And the Pataki-Bush Axis of Weasels permitted something that must have former New York governor Roosevelt spinning in his wheelchair in Heaven: They allowed a foreign company, the notoriously incompetent National Grid of England, to buy up NiMo, get rid of 800 workers and pocket most of their wages - producing a bonus for NiMo stockholders approaching $90 million.

Is tonight’s black-out a surprise? Heck, no, not to us in the field who’ve watched Bush’s buddies flick the switches across the globe. In Brazil, Houston Industries seized ownership of Rio de Janeiro’s electric company. The Texans (aided by their French partners) fired workers, raised prices, cut maintenance expenditures and, CLICK! the juice went out so often the locals now call it, “Rio Dark.”

“And Jason? What’s your fetish for arguing any opposing point, no matter what?”

No, I just think its a bit early to start blaming anyone; they still haven’t officially determined what caused it, for chrissakes. I fully expect it to end up being Bush’s fault - god knows everything else seems to be - but we can wait a week.

I heard some stuff on NPR today about how the GOP voted down a grid modernization bill, so it sounds likely.

Funny how it was a cascading failure that was caused in canda, where everything is nice and regulated…

For the last fucking time, it’s not regulated here! Ontario’s the same as the US. And for not the last fucking time, I’m sure, nobody knows where the power problem started yet. Everybody seems to be looking at the Midwest right now, though. Demand apparently went up-and-down nuts there, the system in Ontario went huh? and then everything started to blink out. I don’t blame any one system or government for the problem; the whole thing is screwed up on both sides of the border because of widespread deregulation and privatization.

Brett, you make a good point, but the question I have is whether putting the utilities under government control would make things any better. They’d still have to get the money to do the upgrades, and now you’d have politicians having to raise taxes to pay for the upgrades - not a politically popular move. Nor am I convinced that the government is very effective at making anything better. From what I’ve read, even before this happened, many of the facilities in question haven’t been suitably upgraded for decades, including the time when they were regulated and under government control.

And of course this will all be Bush’s fault - I’m sure the position papers are being passed around. Which means that rather than a rational bipartisan federal examination of what happened and what needs to be done to solve the problem and action, with calm examinations of the most effective options, we’ll just get a huge amount of rabid posturing and name-calling. Ugh.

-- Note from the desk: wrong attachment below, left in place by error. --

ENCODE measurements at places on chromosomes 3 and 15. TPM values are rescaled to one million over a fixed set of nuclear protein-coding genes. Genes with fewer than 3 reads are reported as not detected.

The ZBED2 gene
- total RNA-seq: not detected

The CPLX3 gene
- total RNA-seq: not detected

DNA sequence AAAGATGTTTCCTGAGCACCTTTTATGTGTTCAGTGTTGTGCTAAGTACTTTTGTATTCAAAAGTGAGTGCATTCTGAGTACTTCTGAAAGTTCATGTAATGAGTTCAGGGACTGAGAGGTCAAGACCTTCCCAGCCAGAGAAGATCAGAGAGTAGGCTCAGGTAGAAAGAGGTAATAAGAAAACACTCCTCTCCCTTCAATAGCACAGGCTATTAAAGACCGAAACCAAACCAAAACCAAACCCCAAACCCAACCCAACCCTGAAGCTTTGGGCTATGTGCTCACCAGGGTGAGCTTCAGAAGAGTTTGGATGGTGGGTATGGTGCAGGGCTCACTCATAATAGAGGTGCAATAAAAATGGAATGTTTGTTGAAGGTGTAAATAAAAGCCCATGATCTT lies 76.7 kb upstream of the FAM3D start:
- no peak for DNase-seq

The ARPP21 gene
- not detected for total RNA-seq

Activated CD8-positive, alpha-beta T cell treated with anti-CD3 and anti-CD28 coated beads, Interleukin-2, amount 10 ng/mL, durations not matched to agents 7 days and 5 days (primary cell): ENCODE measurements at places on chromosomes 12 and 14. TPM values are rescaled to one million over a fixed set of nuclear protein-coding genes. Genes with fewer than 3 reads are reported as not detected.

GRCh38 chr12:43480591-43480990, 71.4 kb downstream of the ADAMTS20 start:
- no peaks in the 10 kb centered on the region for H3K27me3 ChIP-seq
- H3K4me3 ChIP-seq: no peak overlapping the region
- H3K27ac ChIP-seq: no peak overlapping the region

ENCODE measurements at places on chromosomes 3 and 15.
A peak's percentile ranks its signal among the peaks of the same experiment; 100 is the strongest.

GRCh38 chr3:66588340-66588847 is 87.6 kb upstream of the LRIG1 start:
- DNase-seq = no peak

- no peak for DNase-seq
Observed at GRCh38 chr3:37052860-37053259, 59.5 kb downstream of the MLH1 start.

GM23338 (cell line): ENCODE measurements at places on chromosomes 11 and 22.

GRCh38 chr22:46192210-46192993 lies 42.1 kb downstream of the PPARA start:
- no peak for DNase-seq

Bush’s fault or not he needs to get off his ass and do something about this one. I would say on his top ten priority list this is about number 3 with a bullet today.

Well, he has been making speeches about how the grids are old and the equipment needs updating. he makes it sound like he has been pushing for it all along, so he will probably come out of this one looking much cleaner than he should…at least to most Americans. I’m just glad it happened on his watch. I don’t like for bad things to happen and I don’t think it is fair to blame everything on the President. But both happen, and I am all for whatever it takes to keep Bush from being re-elected ;).

Tentative conclusion so far: this happened because transmission capacity had insufficent backup built in at one point to handle a producer cutting out, and this caused a cascading network crash.

Transmission capacity, of course, is the classic free-rider problem. No private business one wants to pay to expand it because everyone else will just freeload. Governments tends to be the solution to the free-rider class of problems…

Bureaucrats are the ultimate free riders, Jason.

Commie.

(Just kidding. Mostly.)

Here’s a rather in depth article explaining how the so called “de-regulation” in california led to their power woes.

The political impulse to “do something” often leads to something far worse than the original problem. You can’t regulate your way out of a power shortage.

Everything should be regulated by me. It would be an absolute mess, but at least you’d know why.

That Reason article is such a mix of outright lies and technically-correct-but-misleading-emphasis facts that I don’t know where to start.

You should see our moron leader, Crouton – he hasn’t made a single appearance since 30% of the country lost all power. His drunken defence minister blamed a fictitious nuclear accident in Pennsylvania (a statement so negligent and reckless in an emergency situation, he should be thrown in jail), while the PM’s office blamed “lightning” in New York.

Now Prime Minister Crouton’s office is announcing that he will not make any public appearances or statements whatsoever – despite the fact that a third of Canada has been reduced to the stone age – but he’s “monitoring the situation from his home in Quebec”. What a fucking joke.

Ouch! The least he could do was get in front of a camera and bullshit his way through a speech. Well, good luck with that. :wink:

The solution to the wake-up call is called Integral Fast [Nuclear] Reactors, and you can thank the Clinton Administration for cancelling the test program in 1994.

Does it piss anyone off all the goddamned NIMBY fuckers who rally against nuclear, fossil fuels, and hell, wind generators in Cape Cod, go to their Greenpeace and Green party meetings, but don’t have a goddamned solution to the problem?

I blame them, not deregulation.

Put an IFR in my backyard. I mean, RIGHT in my fucking backyard. That way I’ll have all the power I need, and if it blows, I’ll be inside the insta-fucking-death radius.